The Third Most Important Piece of Kit

You only need three pieces of equipment when you go out to shoot. You will need some computer equipment at home, true. In the field however, your main needs are a camera, a lens and a tripod. Simple!

A tripod is probably the third most important piece of your photography equipment. The one thing a lot of starters don’t have is a tripod. I am frequently asked “why is my shot blurred”? Hand-held movement is the most common cause. It is generally pretty ugly at its worst. The messy, jerky blur ruins your shot. At best your shot is soft. Here is what happens. While the shutter is open the sensor records the light entering the lens. A very fast shutter movement does not allow the hand time to move – sharp shot. A longer shutter opening and even slight hand movement causes blur. On a very long shutter opening, like for a dusk shot, even a steady hand moves.

Most digital cameras get great results for most bright daylight shots. They auto-adjust the sensitivity of the sensor to shorten the time the shutter is open. This eliminates movement blur. During the short shutter opening (say, 1000th second) the hand does not have time to move. Great shot!

Light levels are the issue. Low light needs longer shutter opening. Using flash would raise the light levels and shorten the shutter opening time. In a landscape it just does not have the power to light the whole area. Flash is less effective in a bigger field of view – the light is lost. In the darker conditions even nippy point and shoot cameras cannot open the shutter for short times. There is just not enough light to get the shot. Result, blur or softness in the shot.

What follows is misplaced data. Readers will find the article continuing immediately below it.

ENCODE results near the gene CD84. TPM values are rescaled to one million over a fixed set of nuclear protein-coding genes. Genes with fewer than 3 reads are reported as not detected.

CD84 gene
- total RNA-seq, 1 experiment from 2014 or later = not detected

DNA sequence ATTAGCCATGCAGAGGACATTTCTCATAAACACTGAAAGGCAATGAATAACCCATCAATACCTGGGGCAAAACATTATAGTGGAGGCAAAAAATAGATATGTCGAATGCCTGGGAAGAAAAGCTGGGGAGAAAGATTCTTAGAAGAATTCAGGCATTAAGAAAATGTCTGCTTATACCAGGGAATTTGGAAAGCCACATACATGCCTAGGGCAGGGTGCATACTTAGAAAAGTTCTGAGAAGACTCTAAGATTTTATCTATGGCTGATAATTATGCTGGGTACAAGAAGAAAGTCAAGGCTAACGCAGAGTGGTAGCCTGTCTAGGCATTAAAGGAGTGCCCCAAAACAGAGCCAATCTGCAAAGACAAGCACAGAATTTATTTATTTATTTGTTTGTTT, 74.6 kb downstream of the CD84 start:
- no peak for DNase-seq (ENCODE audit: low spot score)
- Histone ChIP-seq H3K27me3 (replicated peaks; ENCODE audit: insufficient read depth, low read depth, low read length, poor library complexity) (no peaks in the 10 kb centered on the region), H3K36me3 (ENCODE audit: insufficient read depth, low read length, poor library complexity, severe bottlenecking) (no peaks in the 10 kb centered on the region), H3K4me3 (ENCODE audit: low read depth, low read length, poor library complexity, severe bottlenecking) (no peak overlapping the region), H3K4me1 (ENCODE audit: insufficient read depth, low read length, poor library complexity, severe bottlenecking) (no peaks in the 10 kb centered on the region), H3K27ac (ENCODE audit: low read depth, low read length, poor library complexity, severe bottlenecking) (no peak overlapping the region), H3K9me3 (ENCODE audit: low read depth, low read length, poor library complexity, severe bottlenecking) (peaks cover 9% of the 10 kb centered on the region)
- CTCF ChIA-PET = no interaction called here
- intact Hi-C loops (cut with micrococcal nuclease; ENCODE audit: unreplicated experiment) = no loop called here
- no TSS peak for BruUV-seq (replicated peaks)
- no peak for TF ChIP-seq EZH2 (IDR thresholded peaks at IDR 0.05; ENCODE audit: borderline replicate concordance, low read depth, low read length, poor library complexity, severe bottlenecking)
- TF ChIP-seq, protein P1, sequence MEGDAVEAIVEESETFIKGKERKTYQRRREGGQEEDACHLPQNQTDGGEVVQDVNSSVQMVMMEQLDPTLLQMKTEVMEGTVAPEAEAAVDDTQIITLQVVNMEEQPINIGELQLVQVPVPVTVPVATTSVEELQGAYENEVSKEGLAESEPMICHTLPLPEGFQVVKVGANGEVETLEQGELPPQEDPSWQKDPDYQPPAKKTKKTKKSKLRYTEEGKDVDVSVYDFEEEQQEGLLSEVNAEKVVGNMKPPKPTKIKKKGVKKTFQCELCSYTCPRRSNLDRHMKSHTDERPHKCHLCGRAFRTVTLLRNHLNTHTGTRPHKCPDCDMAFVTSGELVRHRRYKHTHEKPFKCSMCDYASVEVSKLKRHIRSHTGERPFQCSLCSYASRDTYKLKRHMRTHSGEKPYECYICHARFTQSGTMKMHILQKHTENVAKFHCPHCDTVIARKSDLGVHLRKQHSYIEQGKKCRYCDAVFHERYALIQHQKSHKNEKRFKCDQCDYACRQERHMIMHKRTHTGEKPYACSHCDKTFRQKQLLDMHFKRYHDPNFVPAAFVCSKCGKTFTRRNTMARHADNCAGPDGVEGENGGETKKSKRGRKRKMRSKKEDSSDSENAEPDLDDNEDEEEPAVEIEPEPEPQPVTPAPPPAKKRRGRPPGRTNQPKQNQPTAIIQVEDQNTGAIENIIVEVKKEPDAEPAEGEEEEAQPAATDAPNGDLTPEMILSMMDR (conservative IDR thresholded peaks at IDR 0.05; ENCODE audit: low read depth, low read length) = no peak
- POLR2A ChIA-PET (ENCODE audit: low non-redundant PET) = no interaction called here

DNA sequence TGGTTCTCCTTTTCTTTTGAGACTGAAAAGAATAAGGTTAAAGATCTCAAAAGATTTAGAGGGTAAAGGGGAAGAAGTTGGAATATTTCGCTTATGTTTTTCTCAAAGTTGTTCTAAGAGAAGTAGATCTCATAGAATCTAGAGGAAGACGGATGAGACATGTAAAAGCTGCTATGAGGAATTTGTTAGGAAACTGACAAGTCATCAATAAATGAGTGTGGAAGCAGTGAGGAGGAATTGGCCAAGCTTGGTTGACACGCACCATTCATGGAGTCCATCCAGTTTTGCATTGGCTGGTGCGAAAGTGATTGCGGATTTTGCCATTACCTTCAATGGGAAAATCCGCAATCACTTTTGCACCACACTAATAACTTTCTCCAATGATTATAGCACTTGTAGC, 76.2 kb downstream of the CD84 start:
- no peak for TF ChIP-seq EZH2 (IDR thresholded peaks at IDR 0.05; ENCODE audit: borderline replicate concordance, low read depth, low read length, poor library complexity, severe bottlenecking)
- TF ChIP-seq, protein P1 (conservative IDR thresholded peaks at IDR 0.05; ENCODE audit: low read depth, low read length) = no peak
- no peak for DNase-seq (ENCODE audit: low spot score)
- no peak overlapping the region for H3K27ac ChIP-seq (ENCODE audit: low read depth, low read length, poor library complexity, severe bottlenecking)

To overcome blur you need to leave the shutter open for longer. This is where we came in. Long shutter times need a tripod. Actually, to get pin sharp, quality shots, in most circumstances, you need a tripod. Landscapers are the ultimate tripod users. Wedding photographers would not be seen without one. Still-life photographers find them essential. Natural history shots must be sharp to be effective. Generally, if the shutter is open longer the final shot tends to be better quality. If you want your shot to be pin-sharp use a tripod.

Not all shots need a tripod. For most shots though, a significant gain in quality and sharpness will come from using one. Some shots are not possible without a tripod. So to improve your shots get a tripod. Camera – lens – tripod! A winning triad.

By Damon Guy (author and Photokonnexion editor)

Damon Guy - Netkonnexion

Damon Guy (Netkonnexion)

Damon is a writer-photog and editor of this site. He has run some major websites, a computing department and a digital image library. He started out as a trained teacher and now runs training for digital photographers.
See also: Editors ‘Bio’.
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